Not only are ER costs from a different pricing universe and clearly a “starter kit” for bankruptcy, surprise, surprise, there is no oversight regarding what the ER can charge. Yes, the insurance carriers can set “their” limits on what they will pay, but you as the patient, will have to deal with the total cost. One glaring example from the article is that a hospital in Tennessee charge $1.00 for a Tylenol tablet while another hospital in Seattle charge $76.00. Yes, $76.00. But this is only one of three nasty trapdoors that await you in the ER.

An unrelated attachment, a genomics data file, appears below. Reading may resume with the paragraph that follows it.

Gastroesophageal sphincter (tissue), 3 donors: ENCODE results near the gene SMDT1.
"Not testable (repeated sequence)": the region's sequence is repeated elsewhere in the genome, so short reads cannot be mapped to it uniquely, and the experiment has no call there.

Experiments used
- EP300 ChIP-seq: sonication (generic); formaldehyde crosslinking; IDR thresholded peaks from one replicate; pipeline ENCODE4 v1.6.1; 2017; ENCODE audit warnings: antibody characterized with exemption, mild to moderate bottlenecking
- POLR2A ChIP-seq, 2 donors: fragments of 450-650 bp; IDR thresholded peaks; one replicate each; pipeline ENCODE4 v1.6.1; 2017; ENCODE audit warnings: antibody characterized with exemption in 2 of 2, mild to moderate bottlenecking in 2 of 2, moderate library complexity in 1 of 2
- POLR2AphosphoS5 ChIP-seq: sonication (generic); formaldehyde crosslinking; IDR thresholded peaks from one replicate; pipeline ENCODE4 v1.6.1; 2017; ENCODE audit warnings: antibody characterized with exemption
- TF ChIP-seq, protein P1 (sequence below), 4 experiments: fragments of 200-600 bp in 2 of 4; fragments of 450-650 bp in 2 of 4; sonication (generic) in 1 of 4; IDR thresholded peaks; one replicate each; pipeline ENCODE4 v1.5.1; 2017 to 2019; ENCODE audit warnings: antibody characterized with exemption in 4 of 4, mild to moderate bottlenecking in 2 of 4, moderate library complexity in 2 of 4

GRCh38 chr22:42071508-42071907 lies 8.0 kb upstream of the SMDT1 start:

Two is that as “in network” ERs may be staffed by “not in network” doctors. You know what that means. Major bills despite the fact you have “coverage.”
Three, and this gets nastier, your visit to an “in network” ER could be assessed by your insurance carrier as “not a true emergency” and your claim denied. Wait! What? Case on in point: a 64 years old female with a history of post-surgical adhesions of the small bowel was seen in the ER for what turned out to be a partial bowel obstruction…Claim denied said her carrier…She did not need to be hospitalized they said…Really? That’s not what the gastric surgeon said in his report.
Bottom Line: Choose your ER visits wisely…